Teaching in Canada: what to expect

Before we get started, please note that this blog reflects my personal experience and may not reflect the current world situation – pandemic.

There are basically two types of (adult) learners in a country such as Canada: those who need the language in order to live there (English as a Second Language – ESL) and those who travel for an immersive experience in language learning (international students). We will talk about the latter in this article.

Language schools abound in Canada, especially in cities such as Toronto and Vancouver. This means there is constant demand for qualified ESL teachers.

Language schools abound in Canada, especially in cities such as Toronto and Vancouver. This means there is constant demand for qualified ESL teachers, which is a quite positive prospect if you are considering a move to the “True North”.

Not every school works the same; however, these are the important aspects to keep in mind:

Photo by fauxels on Pexels.com
  • The students – international students have different reasons for coming to Canada to study English: some wish to start college or university, some need to brush up their skills, others want to experience life abroad and so forth. Your students may be young adults or even much more mature. At times, younger and older learners may even share the same classroom, the same groups.
  • The nationality mix – variety is the spice of life and it is particularly true in the international language school setting. Some schools receive student from as many as 80 different countries around the world.
  • Cultural diversity – sometimes cultural beliefs clash and teachers need to manage a lot more than the pace and flow of a class. Being culturally sensitive is paramount to the successful ESL teacher.
  • The class cycle – in countries like Brazil, English classes are usually held twice a week for 90 minutes at a time. Surely it varies, but it is safe to say it is pretty much the norm. In Canada, classes may last up to 4.5 hours five times a week. The implication is that the teacher who would have to prepare for 3 hours of class per week (with the same group – and has different groups simultaneously), now has to prepare for over 22 hours per week. Yep, this is quite intensive!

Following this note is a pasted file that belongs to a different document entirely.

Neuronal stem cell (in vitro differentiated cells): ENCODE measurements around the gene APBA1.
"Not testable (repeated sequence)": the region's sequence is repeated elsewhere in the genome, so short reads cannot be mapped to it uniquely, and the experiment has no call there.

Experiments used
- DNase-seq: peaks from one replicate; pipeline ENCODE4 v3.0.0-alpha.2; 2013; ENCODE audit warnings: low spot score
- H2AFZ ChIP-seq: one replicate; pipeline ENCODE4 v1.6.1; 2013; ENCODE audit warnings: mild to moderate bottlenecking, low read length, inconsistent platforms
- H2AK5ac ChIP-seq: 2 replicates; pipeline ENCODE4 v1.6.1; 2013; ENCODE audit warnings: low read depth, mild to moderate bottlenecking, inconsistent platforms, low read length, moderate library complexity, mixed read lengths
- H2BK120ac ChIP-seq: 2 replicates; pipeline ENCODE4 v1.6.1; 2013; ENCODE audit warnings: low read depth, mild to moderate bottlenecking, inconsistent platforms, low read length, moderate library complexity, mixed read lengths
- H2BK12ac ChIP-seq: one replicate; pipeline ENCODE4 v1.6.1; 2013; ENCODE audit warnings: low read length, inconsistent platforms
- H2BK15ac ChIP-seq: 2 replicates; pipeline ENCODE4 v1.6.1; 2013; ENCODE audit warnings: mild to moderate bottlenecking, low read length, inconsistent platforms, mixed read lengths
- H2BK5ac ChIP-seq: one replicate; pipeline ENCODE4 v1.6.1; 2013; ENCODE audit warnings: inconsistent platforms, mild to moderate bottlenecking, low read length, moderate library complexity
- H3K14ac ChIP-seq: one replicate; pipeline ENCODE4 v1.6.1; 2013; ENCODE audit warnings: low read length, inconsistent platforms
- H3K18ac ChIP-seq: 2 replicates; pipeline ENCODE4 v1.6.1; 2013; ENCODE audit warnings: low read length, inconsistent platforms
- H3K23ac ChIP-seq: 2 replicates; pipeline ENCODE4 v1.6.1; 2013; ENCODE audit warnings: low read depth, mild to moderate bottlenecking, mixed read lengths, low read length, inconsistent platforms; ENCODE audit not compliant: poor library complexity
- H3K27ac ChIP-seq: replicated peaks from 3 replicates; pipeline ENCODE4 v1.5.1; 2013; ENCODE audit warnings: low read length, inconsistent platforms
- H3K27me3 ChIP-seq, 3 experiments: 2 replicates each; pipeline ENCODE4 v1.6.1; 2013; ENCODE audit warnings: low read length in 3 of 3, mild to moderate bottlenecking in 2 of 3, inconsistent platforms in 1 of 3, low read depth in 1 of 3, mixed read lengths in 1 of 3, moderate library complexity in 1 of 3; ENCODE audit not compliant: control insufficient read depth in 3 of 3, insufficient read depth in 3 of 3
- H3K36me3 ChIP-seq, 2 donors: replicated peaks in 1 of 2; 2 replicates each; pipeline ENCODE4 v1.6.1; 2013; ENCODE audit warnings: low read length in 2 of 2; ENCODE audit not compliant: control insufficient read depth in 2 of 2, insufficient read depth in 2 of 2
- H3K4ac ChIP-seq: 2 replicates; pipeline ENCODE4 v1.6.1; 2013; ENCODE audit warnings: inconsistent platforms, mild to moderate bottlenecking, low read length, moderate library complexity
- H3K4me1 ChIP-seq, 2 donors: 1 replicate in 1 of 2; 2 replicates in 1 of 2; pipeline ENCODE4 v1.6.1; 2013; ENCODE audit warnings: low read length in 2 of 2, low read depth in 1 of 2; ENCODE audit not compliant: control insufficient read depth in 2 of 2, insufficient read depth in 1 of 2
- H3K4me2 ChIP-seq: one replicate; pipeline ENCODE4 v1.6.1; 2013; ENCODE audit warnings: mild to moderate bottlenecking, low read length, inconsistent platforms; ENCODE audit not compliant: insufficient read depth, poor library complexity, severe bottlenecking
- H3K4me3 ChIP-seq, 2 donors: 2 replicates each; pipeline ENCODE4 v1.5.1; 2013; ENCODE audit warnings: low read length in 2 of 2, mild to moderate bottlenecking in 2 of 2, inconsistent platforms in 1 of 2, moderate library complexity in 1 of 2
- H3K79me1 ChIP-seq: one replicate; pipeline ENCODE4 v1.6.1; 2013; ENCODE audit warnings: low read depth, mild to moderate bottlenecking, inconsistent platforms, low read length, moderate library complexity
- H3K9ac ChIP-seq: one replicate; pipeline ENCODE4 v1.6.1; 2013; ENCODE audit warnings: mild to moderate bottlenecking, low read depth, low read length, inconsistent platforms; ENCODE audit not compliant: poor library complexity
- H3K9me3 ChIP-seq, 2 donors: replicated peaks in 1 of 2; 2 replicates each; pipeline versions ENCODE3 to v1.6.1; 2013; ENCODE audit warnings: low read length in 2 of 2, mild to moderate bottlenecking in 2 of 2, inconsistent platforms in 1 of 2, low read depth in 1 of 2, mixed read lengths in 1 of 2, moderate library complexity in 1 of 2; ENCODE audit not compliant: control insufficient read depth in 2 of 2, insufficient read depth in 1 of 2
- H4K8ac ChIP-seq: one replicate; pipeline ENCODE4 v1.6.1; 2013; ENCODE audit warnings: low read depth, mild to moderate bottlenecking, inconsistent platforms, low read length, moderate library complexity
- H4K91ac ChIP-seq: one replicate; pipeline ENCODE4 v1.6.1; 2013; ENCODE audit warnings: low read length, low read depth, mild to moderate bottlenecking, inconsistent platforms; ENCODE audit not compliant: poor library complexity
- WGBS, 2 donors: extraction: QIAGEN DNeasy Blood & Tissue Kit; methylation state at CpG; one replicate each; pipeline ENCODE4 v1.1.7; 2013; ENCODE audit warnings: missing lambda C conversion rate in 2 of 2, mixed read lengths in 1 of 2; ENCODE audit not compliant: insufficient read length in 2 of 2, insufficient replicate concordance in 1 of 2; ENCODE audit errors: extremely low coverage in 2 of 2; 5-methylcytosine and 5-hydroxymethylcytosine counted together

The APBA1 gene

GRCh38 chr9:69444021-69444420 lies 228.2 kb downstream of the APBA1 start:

• The curriculum – as students have more class time per week, they also burn through textbooks and materials at a much faster pace. In certain schools, a textbook would be covered from beginning to end in 4 months.
  • The courses – main classes, that is, the core courses – usually go from General English, Test Preparation and Business English to English for Academic Purposes, which is a highly sought after course often part of a program called ‘University Pathways’.
  • Vacations – in Canada, employees have the right to take 10 vacation days per calendar year. This number does not include weekends and holidays. So if you are thinking about living in Canada, you’d better brace yourself for the much less generous vacation time.
  • Sick days – it varies from employer to employer, but some schools offer up to 5 paid sick days per year. Unlike countries such as Brazil where you need to prove to your employer that you were sick and required to stay at home (with a doctor’s note), in Canada you don’t have to. However, you likely won’t be paid for a sixth or seventh day off due to illness.
Photo by Anna Shvets on Pexels.com

This, of course, is a brief overview of what it is like to work as an ESL teacher in a language school in Toronto. Feel free to contact me if you would like any details on the subject.

Coming up:

Being a non-native English teacher in an English-speaking country.

Looking for a job? A good place to start is checking which schools are members of Languages Canada and contacting them directly. You can find this list here.

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